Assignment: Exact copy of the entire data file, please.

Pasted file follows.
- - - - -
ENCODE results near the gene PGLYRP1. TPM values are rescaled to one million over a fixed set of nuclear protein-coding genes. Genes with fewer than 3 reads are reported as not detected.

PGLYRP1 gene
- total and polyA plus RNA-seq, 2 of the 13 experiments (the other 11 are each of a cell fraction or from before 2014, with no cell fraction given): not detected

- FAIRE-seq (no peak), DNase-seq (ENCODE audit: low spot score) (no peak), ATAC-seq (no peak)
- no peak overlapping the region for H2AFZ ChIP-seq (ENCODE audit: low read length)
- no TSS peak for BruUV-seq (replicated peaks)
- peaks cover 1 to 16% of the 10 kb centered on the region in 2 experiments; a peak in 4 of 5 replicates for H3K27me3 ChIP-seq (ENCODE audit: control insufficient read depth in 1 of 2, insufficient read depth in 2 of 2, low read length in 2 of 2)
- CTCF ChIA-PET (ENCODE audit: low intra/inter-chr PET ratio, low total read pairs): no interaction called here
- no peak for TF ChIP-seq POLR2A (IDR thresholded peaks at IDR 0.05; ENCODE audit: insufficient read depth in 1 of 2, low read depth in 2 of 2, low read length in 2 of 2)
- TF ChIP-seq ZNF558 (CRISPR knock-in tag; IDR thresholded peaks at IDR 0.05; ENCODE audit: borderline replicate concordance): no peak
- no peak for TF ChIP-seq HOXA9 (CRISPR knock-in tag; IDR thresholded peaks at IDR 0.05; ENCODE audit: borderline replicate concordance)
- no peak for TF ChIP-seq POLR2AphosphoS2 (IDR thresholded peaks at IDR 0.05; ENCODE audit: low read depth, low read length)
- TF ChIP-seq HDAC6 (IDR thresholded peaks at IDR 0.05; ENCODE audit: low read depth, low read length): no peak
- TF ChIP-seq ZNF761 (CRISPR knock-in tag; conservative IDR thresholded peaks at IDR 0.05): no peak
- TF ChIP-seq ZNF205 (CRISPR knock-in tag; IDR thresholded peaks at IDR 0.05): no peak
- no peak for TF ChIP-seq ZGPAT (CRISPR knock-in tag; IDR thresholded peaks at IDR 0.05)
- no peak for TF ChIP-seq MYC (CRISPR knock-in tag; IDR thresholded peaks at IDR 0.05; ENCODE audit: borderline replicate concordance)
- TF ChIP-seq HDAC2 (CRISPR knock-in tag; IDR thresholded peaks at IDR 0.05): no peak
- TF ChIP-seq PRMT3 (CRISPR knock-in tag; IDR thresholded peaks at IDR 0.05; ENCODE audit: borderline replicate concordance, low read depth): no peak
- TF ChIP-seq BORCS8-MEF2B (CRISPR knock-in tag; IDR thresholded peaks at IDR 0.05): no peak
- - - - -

ENCODE results near the gene PGLYRP1. TPM values are rescaled to one million over a fixed set of nuclear protein-coding genes. Genes with fewer than 3 reads are reported as not detected.

PGLYRP1 gene
- total and polyA plus RNA-seq, 2 of the 13 experiments (the other 11 are each of a cell fraction or from before 2014, with no cell fraction given): not detected

- FAIRE-seq (no peak), DNase-seq (ENCODE audit: low spot score) (no peak), ATAC-seq (no peak)
- no peak overlapping the region for H2AFZ ChIP-seq (ENCODE audit: low read length)
- no TSS peak for BruUV-seq (replicated peaks)
- peaks cover 1 to 16% of the 10 kb centered on the region in 2 experiments; a peak in 4 of 5 replicates for H3K27me3 ChIP-seq (ENCODE audit: control insufficient read depth in 1 of 2, insufficient read depth in 2 of 2, low read length in 2 of 2)
- CTCF ChIA-PET (ENCODE audit: low intra/inter-chr PET ratio, low total read pairs): no interaction called here
- no peak for TF ChIP-seq POLR2A (IDR thresholded peaks at IDR 0.05; ENCODE audit: insufficient read depth in 1 of 2, low read depth in 2 of 2, low read length in 2 of 2)
- TF ChIP-seq ZNF558 (CRISPR knock-in tag; IDR thresholded peaks at IDR 0.05; ENCODE audit: borderline replicate concordance): no peak
- no peak for TF ChIP-seq HOXA9 (CRISPR knock-in tag; IDR thresholded peaks at IDR 0.05; ENCODE audit: borderline replicate concordance)
- no peak for TF ChIP-seq POLR2AphosphoS2 (IDR thresholded peaks at IDR 0.05; ENCODE audit: low read depth, low read length)
- TF ChIP-seq HDAC6 (IDR thresholded peaks at IDR 0.05; ENCODE audit: low read depth, low read length): no peak
- TF ChIP-seq ZNF761 (CRISPR knock-in tag; conservative IDR thresholded peaks at IDR 0.05): no peak
- TF ChIP-seq ZNF205 (CRISPR knock-in tag; IDR thresholded peaks at IDR 0.05): no peak
- no peak for TF ChIP-seq ZGPAT (CRISPR knock-in tag; IDR thresholded peaks at IDR 0.05)
- no peak for TF ChIP-seq MYC (CRISPR knock-in tag; IDR thresholded peaks at IDR 0.05; ENCODE audit: borderline replicate concordance)
- TF ChIP-seq HDAC2 (CRISPR knock-in tag; IDR thresholded peaks at IDR 0.05): no peak
- TF ChIP-seq PRMT3 (CRISPR knock-in tag; IDR thresholded peaks at IDR 0.05; ENCODE audit: borderline replicate concordance, low read depth): no peak
- TF ChIP-seq BORCS8-MEF2B (CRISPR knock-in tag; IDR thresholded peaks at IDR 0.05): no peak